Sen. Chuck Grassley (R., Iowa) said Tuesday that firing Special Counsel Robert Mueller would be "suicide" for President Donald Trump, while hinting the Senate could soon be tasked with confirming a new Supreme Court justice.
The FBI raided the office of Trump's attorney Michael Cohen Monday, seizing documents related to a variety of activities, including his $130,000 payment to porn actress Stormy Daniels in 2016. Daniels has claimed she received the money as a hush payment for a sexual encounter with Trump in 2006, which the White House has denied.
Trump lashed out against the raid on Cohen and the Mueller probe on Monday and Tuesday, telling reporters it was "disgraceful" and tweeting it was a "witch hunt." Asked about potentially firing Mueller, who was appointed to the probe by the Justice Department, Trump said "we'll see what happens."
He also vented against Attorney General Jeff Sessions, whose recusal from the Russia investigation Trump has long criticized.
In an interview on Fox Business, the Senate Judiciary Committee chairman said Sessions was doing a good job and Trump should not fire him either, while making a coy reference to there potentially being a Supreme Court vacancy in "a few months."
"We've got three Cabinet people to approve now," Grassley said. "We may even have a Supreme Court justice down the road a few months. The president shouldn't be overburdening Congress with finding a new Attorney General and going through that."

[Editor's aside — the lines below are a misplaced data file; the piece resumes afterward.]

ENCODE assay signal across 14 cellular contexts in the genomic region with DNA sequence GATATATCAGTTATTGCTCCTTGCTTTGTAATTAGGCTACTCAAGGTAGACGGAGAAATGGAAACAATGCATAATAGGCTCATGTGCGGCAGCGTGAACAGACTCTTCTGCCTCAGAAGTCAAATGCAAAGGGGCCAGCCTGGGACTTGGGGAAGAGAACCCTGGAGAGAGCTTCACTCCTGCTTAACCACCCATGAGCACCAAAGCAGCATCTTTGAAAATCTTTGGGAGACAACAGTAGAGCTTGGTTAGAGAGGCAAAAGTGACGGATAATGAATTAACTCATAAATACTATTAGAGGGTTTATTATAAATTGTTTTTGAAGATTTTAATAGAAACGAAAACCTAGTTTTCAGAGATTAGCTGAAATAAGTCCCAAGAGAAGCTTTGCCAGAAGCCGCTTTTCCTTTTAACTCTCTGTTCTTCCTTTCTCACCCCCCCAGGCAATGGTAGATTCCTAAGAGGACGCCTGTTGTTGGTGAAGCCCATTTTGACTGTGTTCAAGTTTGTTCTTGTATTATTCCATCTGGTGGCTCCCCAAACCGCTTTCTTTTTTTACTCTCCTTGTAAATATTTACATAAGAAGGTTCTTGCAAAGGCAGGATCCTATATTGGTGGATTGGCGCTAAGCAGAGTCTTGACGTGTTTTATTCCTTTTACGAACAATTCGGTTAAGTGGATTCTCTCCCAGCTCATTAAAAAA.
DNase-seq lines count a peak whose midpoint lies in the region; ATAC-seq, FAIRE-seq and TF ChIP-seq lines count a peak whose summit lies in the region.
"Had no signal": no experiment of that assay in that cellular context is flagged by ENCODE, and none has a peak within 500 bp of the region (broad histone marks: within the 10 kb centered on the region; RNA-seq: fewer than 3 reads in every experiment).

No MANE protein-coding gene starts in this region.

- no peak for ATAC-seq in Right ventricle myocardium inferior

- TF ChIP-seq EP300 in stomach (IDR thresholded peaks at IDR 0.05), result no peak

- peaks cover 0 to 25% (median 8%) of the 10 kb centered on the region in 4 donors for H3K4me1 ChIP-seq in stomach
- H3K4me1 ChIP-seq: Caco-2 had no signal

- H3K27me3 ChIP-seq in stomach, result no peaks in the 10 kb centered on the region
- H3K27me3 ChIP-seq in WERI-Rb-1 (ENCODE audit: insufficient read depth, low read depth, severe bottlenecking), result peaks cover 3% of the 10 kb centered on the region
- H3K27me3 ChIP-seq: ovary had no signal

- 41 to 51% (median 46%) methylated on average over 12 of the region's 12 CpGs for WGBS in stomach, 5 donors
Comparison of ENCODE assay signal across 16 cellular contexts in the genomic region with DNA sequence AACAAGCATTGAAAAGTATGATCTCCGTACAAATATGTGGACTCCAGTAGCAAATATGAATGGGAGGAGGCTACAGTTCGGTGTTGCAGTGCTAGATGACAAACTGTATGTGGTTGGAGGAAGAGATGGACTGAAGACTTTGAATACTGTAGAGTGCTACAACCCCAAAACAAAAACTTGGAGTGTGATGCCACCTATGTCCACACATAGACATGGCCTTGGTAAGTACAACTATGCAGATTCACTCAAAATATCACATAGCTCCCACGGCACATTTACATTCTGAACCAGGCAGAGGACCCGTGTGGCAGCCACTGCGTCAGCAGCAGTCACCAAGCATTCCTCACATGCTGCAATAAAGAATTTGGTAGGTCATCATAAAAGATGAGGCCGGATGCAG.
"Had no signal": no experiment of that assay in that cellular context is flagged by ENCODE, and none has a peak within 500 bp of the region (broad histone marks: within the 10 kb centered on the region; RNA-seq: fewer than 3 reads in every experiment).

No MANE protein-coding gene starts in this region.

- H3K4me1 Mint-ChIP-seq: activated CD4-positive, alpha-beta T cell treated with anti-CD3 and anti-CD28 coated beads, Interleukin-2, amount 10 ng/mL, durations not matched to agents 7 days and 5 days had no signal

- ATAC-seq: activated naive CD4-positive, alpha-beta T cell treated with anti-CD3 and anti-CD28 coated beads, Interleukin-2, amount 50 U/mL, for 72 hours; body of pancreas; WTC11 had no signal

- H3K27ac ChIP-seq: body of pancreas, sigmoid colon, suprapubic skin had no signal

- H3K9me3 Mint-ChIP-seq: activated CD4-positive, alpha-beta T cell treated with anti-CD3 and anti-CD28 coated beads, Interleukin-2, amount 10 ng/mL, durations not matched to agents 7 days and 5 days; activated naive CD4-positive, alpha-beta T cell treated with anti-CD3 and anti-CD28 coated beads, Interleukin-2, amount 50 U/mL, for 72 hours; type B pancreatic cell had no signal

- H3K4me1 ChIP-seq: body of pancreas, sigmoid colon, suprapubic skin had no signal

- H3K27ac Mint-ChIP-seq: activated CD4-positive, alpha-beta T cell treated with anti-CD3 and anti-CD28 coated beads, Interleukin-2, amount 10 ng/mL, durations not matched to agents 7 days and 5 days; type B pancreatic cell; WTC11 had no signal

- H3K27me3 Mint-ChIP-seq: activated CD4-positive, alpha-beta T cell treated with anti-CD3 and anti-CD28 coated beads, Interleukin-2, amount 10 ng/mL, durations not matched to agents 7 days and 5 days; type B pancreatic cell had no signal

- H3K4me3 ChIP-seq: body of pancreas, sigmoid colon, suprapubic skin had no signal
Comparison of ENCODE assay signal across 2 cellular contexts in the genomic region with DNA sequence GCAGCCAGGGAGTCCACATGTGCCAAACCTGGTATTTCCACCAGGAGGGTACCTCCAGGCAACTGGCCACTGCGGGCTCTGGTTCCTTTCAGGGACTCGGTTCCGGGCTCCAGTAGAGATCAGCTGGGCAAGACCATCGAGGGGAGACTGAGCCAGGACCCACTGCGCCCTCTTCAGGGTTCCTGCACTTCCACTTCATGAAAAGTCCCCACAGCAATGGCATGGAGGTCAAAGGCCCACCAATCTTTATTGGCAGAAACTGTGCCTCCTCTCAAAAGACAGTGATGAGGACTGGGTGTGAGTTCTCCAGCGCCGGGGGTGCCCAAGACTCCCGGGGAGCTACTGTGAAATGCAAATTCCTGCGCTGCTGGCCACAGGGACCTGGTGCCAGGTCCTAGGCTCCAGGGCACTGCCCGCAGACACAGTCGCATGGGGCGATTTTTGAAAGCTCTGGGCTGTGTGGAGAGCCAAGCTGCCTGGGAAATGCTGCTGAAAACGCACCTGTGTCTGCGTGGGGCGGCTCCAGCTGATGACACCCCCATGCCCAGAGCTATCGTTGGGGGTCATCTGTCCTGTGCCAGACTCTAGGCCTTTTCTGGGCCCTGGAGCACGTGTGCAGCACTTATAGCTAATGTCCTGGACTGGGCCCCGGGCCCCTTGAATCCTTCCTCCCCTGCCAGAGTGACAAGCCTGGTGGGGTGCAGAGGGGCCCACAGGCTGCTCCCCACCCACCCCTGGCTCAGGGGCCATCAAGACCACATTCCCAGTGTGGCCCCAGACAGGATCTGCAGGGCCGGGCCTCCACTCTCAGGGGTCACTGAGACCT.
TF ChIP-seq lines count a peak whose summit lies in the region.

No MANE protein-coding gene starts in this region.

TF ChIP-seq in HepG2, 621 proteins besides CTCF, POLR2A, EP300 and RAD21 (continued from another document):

Regarding Mueller, Grassley said Trump "ought to have confidence" in him.
"I have confidence in Mueller," Grassley said. "The president ought to have confidence in Mueller, and to answer your question, it would be suicide for the president to talk about firing Mueller. The less the president said on this whole thing, the better off he would be, the stronger his presidency would be."
Grassley added Mueller's investigation into potential Trump campaign collusion with Russia looked like a "dead end" and the Democrats would appreciate getting a partisan talking point out of Trump dismissing the special counsel.
Shortly after the Senate confirmed Neil Gorsuch to the Supreme Court last year to fill the seat of the late Antonin Scalia, Grassley said he expected another justice to retire in the summer of 2017. That did not occur.
Sen. Dean Heller (R., Nev.) said last month he believed Supreme Court Justice Anthony Kennedy would retire this summer.